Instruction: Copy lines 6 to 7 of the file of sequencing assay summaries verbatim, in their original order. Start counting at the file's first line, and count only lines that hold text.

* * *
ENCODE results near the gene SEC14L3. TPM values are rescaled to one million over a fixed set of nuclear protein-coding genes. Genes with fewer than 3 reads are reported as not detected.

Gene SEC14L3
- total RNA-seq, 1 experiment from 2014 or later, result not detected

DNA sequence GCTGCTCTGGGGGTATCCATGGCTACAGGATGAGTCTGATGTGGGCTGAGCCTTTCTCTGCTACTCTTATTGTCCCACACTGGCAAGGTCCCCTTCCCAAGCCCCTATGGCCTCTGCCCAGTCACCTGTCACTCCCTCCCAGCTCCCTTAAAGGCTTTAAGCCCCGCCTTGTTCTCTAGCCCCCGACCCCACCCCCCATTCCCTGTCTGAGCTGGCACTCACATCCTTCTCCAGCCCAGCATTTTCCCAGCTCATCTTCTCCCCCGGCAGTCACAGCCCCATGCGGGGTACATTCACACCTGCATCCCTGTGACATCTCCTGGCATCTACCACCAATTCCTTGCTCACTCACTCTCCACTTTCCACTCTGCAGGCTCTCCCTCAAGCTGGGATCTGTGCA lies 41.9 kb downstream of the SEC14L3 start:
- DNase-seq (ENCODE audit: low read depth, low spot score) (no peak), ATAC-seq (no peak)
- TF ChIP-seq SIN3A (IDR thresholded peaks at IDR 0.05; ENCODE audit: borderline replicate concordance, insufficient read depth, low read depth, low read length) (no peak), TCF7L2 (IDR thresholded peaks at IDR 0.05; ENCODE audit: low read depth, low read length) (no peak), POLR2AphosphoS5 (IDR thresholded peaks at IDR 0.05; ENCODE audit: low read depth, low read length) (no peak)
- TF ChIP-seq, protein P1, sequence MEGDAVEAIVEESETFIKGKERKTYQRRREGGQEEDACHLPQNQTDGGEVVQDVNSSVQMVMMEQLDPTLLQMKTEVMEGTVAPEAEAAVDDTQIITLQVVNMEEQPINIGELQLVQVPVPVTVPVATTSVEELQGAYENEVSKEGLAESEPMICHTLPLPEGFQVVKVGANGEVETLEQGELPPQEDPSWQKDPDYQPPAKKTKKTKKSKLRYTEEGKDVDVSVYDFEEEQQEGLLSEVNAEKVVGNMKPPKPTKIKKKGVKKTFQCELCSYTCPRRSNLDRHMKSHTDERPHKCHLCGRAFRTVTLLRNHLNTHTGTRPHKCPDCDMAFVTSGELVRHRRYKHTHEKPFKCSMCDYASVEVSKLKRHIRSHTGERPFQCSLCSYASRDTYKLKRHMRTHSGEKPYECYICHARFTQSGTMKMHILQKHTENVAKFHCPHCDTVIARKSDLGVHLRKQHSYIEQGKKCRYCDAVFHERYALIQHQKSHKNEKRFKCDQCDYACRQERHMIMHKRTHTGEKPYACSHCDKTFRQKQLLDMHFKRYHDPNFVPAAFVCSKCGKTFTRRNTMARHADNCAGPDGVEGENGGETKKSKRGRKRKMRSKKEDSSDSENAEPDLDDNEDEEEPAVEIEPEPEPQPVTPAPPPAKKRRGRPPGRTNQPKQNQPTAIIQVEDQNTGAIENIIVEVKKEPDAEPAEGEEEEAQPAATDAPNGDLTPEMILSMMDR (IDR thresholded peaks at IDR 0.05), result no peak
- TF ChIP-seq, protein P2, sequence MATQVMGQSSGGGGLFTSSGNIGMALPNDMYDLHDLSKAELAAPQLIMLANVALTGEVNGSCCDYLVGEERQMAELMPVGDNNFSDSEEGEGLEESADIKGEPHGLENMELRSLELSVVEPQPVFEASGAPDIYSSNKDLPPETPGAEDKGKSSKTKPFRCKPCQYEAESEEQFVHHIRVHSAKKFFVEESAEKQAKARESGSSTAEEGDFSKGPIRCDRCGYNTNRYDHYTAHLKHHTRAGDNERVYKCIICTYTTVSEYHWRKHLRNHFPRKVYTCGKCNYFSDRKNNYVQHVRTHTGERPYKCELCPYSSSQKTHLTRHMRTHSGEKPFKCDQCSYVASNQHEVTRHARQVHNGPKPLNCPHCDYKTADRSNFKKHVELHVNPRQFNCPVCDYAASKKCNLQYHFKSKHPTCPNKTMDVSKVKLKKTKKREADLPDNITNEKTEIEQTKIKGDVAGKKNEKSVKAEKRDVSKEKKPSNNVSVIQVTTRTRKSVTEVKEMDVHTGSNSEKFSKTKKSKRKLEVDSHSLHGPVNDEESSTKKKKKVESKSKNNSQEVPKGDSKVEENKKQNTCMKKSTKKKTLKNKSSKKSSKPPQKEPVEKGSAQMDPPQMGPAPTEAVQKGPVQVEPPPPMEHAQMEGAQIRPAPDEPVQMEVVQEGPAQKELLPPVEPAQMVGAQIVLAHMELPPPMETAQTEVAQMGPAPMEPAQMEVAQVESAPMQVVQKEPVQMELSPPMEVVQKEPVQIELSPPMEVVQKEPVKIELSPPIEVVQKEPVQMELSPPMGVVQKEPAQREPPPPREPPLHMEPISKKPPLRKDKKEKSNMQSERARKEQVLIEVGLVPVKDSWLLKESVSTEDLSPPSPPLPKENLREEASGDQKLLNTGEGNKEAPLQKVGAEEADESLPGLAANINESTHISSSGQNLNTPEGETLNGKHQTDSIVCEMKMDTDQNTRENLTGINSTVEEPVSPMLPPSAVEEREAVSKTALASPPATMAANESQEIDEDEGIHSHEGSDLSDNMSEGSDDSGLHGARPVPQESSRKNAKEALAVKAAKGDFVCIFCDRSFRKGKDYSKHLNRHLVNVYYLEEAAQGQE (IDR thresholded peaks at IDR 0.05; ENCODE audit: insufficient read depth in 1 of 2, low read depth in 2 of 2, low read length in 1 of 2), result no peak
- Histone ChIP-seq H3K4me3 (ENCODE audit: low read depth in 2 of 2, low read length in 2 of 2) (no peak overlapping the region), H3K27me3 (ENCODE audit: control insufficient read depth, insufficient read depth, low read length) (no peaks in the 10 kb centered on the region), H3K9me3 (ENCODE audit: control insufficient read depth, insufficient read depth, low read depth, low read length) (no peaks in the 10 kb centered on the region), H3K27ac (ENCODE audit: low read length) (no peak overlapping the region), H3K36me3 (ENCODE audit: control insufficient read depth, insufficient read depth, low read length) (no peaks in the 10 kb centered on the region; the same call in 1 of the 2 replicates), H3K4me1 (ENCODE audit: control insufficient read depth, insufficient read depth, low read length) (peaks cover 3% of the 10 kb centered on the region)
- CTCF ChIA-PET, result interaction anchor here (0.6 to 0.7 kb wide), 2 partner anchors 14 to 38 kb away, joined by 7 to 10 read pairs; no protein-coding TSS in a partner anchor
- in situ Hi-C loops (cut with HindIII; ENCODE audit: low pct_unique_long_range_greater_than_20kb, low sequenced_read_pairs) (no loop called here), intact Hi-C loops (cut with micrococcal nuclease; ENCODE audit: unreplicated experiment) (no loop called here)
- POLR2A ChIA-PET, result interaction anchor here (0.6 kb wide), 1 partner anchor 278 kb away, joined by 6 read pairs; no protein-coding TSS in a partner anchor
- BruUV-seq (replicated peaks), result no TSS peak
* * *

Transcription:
- TF ChIP-seq SIN3A (IDR thresholded peaks at IDR 0.05; ENCODE audit: borderline replicate concordance, insufficient read depth, low read depth, low read length) (no peak), TCF7L2 (IDR thresholded peaks at IDR 0.05; ENCODE audit: low read depth, low read length) (no peak), POLR2AphosphoS5 (IDR thresholded peaks at IDR 0.05; ENCODE audit: low read depth, low read length) (no peak)
- TF ChIP-seq, protein P1, sequence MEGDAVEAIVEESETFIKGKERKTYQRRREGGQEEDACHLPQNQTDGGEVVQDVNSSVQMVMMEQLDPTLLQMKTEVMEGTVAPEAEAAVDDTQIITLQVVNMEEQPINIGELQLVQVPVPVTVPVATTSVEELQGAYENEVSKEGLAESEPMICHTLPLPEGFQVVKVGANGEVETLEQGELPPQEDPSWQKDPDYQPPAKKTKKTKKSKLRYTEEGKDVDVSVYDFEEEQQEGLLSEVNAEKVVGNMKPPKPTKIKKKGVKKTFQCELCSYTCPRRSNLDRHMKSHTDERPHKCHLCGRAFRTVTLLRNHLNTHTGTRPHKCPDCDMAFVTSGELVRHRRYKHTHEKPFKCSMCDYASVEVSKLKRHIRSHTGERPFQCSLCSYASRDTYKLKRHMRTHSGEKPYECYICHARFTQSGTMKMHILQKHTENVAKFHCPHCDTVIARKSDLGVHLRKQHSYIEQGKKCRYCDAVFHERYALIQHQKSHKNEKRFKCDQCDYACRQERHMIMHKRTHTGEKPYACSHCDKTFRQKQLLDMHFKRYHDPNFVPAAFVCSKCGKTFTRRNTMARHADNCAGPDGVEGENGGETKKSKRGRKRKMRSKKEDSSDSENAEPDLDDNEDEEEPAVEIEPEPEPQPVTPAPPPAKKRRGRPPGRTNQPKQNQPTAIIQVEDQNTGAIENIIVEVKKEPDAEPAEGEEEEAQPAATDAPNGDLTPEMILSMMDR (IDR thresholded peaks at IDR 0.05), result no peak